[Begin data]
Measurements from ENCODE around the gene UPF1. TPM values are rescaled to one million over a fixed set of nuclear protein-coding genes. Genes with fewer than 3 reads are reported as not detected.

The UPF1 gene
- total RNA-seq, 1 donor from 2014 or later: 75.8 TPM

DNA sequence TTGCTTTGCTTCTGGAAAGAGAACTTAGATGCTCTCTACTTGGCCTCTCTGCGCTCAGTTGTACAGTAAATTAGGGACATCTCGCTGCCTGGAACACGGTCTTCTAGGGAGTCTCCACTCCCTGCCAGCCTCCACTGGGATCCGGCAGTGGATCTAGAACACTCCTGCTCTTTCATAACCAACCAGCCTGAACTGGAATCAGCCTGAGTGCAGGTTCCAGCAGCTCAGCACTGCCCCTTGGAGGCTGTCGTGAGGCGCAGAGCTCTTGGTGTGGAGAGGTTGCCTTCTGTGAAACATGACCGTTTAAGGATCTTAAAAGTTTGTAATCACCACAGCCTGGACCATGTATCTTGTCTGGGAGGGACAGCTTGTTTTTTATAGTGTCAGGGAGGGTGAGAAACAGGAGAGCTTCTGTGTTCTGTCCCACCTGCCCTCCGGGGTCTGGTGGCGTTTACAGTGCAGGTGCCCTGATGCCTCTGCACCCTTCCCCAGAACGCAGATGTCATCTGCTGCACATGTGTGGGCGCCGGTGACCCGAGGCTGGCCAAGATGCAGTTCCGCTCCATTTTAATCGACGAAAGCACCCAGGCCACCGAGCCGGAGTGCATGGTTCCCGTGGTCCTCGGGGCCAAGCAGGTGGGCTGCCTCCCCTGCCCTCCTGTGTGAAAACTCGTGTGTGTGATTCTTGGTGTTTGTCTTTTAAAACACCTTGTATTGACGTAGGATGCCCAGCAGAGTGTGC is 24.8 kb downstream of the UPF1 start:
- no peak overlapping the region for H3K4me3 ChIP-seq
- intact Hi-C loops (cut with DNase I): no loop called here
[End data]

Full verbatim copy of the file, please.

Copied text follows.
Measurements from ENCODE around the gene UPF1. TPM values are rescaled to one million over a fixed set of nuclear protein-coding genes. Genes with fewer than 3 reads are reported as not detected.

The UPF1 gene
- total RNA-seq, 1 donor from 2014 or later: 75.8 TPM

DNA sequence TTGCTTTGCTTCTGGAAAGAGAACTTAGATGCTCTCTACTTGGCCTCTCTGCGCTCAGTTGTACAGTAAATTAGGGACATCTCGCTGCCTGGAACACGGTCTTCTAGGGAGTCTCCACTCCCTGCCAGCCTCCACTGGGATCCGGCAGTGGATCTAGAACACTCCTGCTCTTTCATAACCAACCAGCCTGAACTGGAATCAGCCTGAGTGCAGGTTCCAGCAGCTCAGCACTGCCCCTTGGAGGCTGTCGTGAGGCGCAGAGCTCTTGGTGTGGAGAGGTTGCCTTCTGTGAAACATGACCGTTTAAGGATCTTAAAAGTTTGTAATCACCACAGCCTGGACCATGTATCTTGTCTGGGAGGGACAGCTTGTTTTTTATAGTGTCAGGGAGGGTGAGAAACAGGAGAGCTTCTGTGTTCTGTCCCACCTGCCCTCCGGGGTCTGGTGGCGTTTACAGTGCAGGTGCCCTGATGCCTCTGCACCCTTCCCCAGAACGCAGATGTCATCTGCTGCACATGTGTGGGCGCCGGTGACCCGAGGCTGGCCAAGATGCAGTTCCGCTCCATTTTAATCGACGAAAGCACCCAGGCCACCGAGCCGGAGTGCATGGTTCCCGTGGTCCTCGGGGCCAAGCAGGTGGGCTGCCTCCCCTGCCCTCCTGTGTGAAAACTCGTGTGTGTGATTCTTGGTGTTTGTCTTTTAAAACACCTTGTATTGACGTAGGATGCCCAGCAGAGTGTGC is 24.8 kb downstream of the UPF1 start:
- no peak overlapping the region for H3K4me3 ChIP-seq
- intact Hi-C loops (cut with DNase I): no loop called here